So you have a new business idea and have sketched a brief business plan. What are your options in terms of structure and how do you decide which one is right for you? There are two main options open to entrepreneurs setting up in Ireland – sole trader and limited company.
This is the simplest option. To set up as a sole trader you will need to register with the Revenue Commissioners and submit and income tax return once a year (deadline 31st October the following year).
The books are generally easier to maintain and do not have to be audited so accountancy fees would be lower compared with other structures.
Some sole traders register their business name with the Companies Registrations Office, for example florist Mary Ryan might register the name “Blooming Marvellous”.
A limited company is a legal entity separate to yourself. Shareholders liabilities are limited to the amount of shares they subscribe to whereas in a sole trade the sole trader has unlimited liability.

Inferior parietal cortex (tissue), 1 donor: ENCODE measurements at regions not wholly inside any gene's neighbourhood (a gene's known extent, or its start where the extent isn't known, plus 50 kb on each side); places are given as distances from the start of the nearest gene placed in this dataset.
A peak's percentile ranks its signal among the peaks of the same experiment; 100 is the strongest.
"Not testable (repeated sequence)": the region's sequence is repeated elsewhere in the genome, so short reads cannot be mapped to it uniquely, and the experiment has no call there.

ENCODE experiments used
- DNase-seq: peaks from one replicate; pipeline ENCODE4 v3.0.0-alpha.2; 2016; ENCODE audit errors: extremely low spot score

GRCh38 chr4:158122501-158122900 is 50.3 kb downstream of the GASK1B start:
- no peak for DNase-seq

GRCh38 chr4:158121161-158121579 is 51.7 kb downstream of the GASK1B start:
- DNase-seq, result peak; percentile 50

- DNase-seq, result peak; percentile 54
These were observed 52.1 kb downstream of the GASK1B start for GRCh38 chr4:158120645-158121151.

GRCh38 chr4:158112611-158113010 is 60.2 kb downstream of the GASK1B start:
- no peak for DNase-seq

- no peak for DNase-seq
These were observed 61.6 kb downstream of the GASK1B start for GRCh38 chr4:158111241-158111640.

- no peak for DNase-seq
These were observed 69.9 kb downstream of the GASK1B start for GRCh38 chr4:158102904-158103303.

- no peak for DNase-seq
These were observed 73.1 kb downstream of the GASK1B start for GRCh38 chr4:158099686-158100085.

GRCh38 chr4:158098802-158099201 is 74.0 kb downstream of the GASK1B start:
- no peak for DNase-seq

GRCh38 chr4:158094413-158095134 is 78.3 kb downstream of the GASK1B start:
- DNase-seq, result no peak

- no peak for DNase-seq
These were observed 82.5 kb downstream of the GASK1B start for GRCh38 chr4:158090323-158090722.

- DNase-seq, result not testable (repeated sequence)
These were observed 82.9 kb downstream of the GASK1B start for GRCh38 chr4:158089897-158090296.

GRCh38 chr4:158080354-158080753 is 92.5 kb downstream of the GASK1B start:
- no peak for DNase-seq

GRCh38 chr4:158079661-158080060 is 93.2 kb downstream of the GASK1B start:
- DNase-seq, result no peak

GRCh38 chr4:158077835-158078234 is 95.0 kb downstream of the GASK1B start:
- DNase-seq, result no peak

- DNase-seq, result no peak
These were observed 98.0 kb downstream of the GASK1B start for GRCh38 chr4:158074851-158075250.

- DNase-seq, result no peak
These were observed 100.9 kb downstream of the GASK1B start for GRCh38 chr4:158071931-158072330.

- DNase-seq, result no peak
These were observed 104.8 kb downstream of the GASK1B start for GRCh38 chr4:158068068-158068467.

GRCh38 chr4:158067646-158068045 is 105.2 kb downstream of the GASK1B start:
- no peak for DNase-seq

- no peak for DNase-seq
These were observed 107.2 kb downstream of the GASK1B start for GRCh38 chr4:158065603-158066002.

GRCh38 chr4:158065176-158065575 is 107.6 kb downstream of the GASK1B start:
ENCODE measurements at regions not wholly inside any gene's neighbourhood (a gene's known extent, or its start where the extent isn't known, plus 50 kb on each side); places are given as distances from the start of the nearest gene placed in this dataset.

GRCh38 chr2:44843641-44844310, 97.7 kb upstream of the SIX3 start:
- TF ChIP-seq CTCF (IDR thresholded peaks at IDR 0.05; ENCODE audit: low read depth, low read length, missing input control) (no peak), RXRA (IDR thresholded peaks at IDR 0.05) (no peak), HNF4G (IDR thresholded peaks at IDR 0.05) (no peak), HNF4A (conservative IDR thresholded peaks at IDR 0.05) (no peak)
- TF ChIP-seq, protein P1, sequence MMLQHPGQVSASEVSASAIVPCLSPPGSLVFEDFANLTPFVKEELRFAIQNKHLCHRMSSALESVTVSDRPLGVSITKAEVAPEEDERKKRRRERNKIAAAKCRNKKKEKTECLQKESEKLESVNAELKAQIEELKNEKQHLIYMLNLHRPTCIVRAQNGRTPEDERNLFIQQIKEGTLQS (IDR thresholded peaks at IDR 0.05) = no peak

With a limited company if you are setting up in business you need to find another person to act as a Director. Although this will not be a required once the new Companies Bill is enacted later in 2014.
A limited company and its Directors are subject to more regulation than a sole trader but the company structure offers advantages in terms of taxation. For example a company’s profits are taxed at 12.5% whereas sole trader profits are taxed at 20%/41% plus PRSI and the USC.
Every year Accounts must be prepared together with a corporation tax return and an Annual Return submitted to the Companies Registrations Office.
Company structures require more accounting and tax work but the additional fees involved should be more than covered by the tax savings in running a business through a company.
The company also provides a structure for introducing additional investors, giving shares to key employees or family members and selling shares in the business but closing down the company is more difficult and expensive than for a sole trader especially when there are outstanding debts and a liquidator is required.
Call us today for further information and advice in relation to tax reliefs which may be available to you.